The Weinstein Co, and billionaire brothers Alec and Tom Gores continued to weigh offers on Wednesday for Walt Disney Co's Miramax unit as the media giant pushed back the bid deadline, according to people with knowledge of the situation.

The deadline, originally set for March 31, was moved to April 1 and now has been set to April 5 to give interested parties more time to put together bids, a source familiar with the situation said.

Entertainment executives have said pricing could prohibit any near-term deal due to views that Disney's asking price of more than $650 million for Miramax is too high. They estimated its worth as within the $400 million to $500 million range.

One source said the Weinsteins, who founded Miramax as an art-house studio in 1979 and sold it to Disney in 1993, were mulling various strategies with financial partners and were working closely with advisors to prepare documents for an offer for the film company.

Disney and Weinstein Co declined to comment. A spokesman for Tom Gores' Platinum Equity was not immediately available.

The sources said The Gores Group LLC, headed by Alec Gores, and Platinum Equity LLC, headed by Tom Gores, were considering making a joint offer for Miramax, known for such films as Pulp Fiction and No Country for Old Men.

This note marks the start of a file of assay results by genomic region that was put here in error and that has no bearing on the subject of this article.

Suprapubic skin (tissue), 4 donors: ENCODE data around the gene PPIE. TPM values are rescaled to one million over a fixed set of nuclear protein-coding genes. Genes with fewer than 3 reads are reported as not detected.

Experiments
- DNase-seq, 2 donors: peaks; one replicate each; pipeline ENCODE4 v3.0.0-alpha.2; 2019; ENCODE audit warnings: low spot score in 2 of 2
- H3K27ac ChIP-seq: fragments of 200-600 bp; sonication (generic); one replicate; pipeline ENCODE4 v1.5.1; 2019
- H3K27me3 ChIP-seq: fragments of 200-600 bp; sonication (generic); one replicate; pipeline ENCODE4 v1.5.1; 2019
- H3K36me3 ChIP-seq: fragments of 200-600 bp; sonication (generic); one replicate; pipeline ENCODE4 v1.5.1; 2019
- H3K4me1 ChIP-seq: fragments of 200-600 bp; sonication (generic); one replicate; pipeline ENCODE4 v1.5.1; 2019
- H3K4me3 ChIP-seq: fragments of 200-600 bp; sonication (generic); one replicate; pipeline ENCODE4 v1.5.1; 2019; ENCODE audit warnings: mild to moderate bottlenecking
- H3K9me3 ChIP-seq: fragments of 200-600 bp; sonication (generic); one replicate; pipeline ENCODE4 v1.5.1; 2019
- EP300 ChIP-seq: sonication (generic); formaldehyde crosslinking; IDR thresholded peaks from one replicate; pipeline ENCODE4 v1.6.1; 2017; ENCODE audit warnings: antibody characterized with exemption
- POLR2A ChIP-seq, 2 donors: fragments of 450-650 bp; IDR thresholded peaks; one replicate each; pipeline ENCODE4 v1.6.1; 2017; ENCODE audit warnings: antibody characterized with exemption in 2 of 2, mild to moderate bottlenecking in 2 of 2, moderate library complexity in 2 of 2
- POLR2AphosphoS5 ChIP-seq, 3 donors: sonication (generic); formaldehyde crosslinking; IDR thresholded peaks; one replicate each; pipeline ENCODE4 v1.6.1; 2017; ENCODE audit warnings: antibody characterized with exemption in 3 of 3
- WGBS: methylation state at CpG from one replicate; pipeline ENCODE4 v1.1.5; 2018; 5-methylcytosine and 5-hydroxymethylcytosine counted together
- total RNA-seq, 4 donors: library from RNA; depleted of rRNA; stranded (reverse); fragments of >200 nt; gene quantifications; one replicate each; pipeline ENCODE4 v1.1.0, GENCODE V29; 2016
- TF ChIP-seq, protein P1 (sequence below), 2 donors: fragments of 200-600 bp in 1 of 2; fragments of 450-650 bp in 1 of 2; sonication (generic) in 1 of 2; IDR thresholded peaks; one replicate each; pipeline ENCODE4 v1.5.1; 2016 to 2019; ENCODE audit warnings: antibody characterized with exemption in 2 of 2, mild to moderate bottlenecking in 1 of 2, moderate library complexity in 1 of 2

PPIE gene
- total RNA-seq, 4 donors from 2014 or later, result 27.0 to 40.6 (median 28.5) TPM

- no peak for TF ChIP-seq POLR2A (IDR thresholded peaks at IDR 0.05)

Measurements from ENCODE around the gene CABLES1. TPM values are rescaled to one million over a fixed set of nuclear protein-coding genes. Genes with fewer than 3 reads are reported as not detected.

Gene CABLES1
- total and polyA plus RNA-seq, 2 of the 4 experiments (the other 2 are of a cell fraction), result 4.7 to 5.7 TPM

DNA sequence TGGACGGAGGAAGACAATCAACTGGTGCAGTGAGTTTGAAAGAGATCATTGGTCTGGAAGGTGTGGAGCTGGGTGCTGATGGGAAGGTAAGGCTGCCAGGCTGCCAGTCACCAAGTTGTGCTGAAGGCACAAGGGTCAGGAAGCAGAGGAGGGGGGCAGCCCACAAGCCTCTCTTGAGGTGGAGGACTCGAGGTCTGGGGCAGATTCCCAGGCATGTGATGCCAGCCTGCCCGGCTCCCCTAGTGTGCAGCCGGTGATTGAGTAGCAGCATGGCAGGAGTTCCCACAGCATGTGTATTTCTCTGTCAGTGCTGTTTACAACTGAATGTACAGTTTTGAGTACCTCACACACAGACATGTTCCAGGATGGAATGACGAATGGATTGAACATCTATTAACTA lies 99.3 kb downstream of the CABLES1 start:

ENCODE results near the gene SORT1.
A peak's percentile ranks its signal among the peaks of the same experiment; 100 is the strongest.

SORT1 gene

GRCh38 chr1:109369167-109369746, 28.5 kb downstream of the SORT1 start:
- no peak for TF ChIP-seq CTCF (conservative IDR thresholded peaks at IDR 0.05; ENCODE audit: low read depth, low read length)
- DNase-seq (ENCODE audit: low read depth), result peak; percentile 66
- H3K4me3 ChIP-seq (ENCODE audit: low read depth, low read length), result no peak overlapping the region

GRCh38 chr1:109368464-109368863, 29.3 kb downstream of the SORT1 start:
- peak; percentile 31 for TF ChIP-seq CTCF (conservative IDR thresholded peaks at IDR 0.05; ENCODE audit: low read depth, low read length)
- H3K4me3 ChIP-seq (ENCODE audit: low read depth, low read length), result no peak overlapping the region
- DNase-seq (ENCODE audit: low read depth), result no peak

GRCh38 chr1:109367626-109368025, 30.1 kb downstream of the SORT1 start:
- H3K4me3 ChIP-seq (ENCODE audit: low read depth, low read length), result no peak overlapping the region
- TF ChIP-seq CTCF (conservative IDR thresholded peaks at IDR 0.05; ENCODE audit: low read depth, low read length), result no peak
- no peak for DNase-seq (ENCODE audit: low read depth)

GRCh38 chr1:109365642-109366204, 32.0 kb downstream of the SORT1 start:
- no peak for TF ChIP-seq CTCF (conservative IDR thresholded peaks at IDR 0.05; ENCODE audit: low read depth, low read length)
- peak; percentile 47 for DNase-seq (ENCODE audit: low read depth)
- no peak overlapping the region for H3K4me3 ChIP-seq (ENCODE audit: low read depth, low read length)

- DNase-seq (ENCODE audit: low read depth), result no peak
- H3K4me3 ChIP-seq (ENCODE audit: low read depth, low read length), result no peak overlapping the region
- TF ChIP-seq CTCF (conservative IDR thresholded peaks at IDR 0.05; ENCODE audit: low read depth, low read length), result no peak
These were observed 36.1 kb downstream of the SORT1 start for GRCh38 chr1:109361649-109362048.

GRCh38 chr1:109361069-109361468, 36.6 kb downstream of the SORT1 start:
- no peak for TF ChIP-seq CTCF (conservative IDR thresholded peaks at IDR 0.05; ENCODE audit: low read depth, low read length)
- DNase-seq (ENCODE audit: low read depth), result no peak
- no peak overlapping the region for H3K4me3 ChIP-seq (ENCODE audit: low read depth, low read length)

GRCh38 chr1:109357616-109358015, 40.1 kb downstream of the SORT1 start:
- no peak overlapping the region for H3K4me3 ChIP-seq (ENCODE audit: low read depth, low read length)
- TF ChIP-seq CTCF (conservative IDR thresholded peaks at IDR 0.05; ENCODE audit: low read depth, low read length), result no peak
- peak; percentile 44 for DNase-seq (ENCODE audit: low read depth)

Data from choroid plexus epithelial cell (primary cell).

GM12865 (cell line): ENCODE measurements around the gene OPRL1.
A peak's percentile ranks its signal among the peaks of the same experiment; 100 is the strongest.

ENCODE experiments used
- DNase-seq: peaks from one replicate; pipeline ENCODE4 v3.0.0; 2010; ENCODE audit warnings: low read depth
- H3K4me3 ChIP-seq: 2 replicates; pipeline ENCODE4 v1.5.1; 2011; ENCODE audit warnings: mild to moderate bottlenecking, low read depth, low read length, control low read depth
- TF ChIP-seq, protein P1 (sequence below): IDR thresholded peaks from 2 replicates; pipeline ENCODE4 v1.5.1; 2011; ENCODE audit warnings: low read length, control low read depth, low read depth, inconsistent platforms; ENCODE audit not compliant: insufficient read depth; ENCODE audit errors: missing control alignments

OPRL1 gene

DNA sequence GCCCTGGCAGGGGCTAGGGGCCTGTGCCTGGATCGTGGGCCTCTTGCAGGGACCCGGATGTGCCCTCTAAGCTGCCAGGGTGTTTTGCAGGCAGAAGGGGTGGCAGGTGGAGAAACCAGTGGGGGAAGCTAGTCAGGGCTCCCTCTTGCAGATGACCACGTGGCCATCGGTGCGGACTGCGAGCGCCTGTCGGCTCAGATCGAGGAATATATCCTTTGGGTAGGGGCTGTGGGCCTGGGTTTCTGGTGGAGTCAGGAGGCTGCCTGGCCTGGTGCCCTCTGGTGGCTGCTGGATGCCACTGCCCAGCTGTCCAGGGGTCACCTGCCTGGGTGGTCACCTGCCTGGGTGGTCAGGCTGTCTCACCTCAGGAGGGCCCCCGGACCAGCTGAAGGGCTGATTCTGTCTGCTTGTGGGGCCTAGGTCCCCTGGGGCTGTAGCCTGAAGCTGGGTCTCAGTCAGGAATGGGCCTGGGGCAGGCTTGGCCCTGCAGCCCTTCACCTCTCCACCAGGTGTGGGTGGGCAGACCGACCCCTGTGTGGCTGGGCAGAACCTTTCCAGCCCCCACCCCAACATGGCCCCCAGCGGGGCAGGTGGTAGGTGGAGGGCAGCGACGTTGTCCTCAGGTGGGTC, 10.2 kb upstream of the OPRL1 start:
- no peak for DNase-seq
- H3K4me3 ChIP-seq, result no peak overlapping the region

The auction for Miramax is occurring at the same time interested buyers circle the once-powerful Metro-Goldwyn-Mayer studio. That sale has also faced hurdles and a steering committee for MGM will meet this week with creditors to present a stand-alone plan for the famed studio, home to the James Bond franchise, after being disappointed with bids it received.

Entertainment industry professionals believe price will be a sticking point on Miramax as well.

I don't think they're going to sell. It would appear they don't have enough interest at the valuations they were expecting. I can't understand the rationale for selling those assets unless Disney achieves a premium in doing so, said David Molner, managing director of Screen Capital International.

The Weinsteins sold Miramax to Disney in 1993 for $80 million, but remained as co-chief executives of the studio until five years ago, when they left to form the Weinstein Co.

In February, the Weinstein Co confirmed its interest in Miramax.

Several initially interested parties, like Summit Entertainment and Lions Gate Entertainment, balked at the price, according to sources familiar with the situation.

(Editing by David Gregorio)